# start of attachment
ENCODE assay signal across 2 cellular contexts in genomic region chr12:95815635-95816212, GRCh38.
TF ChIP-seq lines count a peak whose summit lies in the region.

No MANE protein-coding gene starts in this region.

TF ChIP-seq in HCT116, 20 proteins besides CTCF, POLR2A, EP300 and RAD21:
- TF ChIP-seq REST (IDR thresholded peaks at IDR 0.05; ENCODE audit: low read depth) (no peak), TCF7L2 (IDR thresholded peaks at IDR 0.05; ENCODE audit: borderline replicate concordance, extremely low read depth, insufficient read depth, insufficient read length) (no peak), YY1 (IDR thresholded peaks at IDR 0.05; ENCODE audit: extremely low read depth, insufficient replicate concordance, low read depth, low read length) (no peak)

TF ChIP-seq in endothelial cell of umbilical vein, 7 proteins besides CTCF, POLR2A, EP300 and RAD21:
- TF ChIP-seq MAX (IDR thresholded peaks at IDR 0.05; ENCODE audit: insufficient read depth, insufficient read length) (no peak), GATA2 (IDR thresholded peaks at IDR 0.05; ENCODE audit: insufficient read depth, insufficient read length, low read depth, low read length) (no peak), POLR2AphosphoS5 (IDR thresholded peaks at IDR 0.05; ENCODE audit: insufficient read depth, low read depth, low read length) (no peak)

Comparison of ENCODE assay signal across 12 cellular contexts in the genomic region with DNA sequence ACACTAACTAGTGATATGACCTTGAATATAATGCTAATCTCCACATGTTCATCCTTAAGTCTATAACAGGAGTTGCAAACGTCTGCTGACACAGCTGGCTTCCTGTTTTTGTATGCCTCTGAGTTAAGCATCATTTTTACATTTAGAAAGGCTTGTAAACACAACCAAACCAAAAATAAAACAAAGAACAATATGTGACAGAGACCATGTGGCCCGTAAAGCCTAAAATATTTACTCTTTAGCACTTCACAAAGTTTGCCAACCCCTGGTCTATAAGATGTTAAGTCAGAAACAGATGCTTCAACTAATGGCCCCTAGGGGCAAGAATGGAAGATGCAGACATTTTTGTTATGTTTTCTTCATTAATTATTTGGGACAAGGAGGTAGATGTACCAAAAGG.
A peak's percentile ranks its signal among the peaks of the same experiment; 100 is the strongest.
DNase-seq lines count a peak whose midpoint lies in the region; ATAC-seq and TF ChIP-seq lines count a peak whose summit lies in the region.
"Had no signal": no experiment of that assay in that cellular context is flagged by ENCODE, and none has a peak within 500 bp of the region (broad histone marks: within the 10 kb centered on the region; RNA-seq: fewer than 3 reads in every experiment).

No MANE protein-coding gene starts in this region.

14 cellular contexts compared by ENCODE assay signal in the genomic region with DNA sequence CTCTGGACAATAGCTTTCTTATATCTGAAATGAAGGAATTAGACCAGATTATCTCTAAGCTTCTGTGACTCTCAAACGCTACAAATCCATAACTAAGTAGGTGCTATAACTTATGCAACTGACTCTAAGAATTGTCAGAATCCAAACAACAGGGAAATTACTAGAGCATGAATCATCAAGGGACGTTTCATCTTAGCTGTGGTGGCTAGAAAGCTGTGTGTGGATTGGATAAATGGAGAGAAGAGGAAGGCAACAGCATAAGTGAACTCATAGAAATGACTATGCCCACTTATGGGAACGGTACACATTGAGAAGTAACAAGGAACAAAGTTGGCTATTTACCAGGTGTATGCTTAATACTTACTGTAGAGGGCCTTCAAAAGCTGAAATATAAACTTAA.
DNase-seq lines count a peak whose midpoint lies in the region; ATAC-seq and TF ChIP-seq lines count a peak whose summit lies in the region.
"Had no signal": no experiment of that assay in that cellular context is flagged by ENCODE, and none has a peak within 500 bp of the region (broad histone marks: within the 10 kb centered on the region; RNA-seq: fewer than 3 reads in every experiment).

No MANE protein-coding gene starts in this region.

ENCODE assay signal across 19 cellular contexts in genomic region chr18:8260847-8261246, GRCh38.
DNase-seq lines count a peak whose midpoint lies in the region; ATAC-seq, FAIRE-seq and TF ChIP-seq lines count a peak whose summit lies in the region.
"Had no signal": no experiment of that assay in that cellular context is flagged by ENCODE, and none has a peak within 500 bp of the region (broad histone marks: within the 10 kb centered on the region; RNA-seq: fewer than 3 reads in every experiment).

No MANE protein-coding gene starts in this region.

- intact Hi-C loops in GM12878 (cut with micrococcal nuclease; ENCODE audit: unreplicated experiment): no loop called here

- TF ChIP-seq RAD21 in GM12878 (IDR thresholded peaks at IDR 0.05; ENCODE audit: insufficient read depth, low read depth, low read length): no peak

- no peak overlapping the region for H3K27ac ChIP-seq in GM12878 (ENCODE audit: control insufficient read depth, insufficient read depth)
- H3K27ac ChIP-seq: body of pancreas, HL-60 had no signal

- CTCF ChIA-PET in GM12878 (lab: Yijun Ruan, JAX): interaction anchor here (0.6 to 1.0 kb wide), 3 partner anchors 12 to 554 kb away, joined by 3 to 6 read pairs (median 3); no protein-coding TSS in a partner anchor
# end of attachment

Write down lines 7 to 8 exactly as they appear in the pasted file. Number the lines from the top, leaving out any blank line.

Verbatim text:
- TF ChIP-seq MAX (IDR thresholded peaks at IDR 0.05; ENCODE audit: insufficient read depth, insufficient read length) (no peak), GATA2 (IDR thresholded peaks at IDR 0.05; ENCODE audit: insufficient read depth, insufficient read length, low read depth, low read length) (no peak), POLR2AphosphoS5 (IDR thresholded peaks at IDR 0.05; ENCODE audit: insufficient read depth, low read depth, low read length) (no peak)

Comparison of ENCODE assay signal across 12 cellular contexts in the genomic region with DNA sequence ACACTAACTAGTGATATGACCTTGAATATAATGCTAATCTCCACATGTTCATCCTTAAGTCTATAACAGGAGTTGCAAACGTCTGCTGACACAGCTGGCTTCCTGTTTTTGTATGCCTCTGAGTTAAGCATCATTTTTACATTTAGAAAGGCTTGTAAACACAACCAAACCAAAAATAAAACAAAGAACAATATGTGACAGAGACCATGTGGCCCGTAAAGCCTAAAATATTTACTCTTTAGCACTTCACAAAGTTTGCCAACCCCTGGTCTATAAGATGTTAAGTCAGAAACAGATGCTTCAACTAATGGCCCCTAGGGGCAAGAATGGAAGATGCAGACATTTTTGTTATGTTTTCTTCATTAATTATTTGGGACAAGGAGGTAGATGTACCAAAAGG.